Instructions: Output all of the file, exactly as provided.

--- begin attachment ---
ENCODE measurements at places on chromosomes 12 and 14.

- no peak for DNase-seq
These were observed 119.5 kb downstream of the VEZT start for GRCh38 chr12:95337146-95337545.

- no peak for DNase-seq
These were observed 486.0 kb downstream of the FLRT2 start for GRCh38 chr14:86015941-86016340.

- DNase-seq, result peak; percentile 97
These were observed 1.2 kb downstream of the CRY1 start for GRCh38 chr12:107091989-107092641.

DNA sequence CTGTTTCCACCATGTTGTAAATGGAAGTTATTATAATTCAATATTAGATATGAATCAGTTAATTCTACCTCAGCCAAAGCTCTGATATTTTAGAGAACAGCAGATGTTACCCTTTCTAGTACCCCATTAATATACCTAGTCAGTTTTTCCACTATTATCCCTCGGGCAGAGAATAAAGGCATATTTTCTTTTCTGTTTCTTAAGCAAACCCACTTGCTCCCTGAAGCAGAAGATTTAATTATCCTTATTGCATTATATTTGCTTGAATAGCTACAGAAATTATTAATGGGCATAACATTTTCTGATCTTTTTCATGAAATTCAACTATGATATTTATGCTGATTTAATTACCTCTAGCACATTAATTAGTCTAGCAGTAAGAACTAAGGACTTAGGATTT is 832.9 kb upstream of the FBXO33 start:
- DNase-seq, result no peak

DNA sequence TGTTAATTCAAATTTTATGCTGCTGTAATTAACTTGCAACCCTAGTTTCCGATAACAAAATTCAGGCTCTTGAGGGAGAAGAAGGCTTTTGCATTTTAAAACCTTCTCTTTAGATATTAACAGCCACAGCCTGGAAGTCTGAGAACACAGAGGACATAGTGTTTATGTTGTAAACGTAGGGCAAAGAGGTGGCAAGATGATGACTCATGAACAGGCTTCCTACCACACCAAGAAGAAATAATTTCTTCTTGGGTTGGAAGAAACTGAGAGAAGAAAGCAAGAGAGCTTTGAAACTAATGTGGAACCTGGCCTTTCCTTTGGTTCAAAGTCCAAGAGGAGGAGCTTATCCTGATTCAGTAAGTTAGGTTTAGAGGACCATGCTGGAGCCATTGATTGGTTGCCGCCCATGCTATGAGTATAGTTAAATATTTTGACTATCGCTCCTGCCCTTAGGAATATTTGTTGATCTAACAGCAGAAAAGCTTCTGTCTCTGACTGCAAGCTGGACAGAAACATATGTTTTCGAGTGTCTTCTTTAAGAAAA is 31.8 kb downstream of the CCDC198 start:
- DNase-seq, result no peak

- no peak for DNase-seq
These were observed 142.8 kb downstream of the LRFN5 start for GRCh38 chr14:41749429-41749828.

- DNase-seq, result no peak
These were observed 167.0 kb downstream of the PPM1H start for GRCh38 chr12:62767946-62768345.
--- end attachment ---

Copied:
ENCODE measurements at places on chromosomes 12 and 14.

- no peak for DNase-seq
These were observed 119.5 kb downstream of the VEZT start for GRCh38 chr12:95337146-95337545.

- no peak for DNase-seq
These were observed 486.0 kb downstream of the FLRT2 start for GRCh38 chr14:86015941-86016340.

- DNase-seq, result peak; percentile 97
These were observed 1.2 kb downstream of the CRY1 start for GRCh38 chr12:107091989-107092641.

DNA sequence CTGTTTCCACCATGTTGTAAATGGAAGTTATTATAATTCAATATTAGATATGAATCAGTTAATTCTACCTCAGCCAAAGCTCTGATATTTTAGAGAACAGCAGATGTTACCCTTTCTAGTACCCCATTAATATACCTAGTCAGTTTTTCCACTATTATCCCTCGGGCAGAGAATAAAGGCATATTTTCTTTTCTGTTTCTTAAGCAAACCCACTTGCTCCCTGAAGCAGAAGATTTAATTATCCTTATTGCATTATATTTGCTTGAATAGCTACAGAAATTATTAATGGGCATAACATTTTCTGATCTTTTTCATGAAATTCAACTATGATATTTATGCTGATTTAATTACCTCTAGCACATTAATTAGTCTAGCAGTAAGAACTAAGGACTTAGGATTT is 832.9 kb upstream of the FBXO33 start:
- DNase-seq, result no peak

DNA sequence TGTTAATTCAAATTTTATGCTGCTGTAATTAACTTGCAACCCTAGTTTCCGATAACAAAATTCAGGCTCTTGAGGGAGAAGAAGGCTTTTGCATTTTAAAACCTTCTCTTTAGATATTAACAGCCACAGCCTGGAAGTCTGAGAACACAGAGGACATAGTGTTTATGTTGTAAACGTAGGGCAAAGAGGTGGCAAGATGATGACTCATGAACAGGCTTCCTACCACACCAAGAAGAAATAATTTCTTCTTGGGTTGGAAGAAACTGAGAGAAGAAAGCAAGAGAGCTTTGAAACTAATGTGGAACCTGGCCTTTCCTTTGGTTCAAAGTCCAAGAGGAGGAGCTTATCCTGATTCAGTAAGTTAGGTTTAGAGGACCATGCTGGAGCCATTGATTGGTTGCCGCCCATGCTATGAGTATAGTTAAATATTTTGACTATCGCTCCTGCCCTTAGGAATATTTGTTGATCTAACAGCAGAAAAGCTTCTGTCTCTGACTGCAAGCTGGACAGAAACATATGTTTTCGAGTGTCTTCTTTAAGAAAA is 31.8 kb downstream of the CCDC198 start:
- DNase-seq, result no peak

- no peak for DNase-seq
These were observed 142.8 kb downstream of the LRFN5 start for GRCh38 chr14:41749429-41749828.

- DNase-seq, result no peak
These were observed 167.0 kb downstream of the PPM1H start for GRCh38 chr12:62767946-62768345.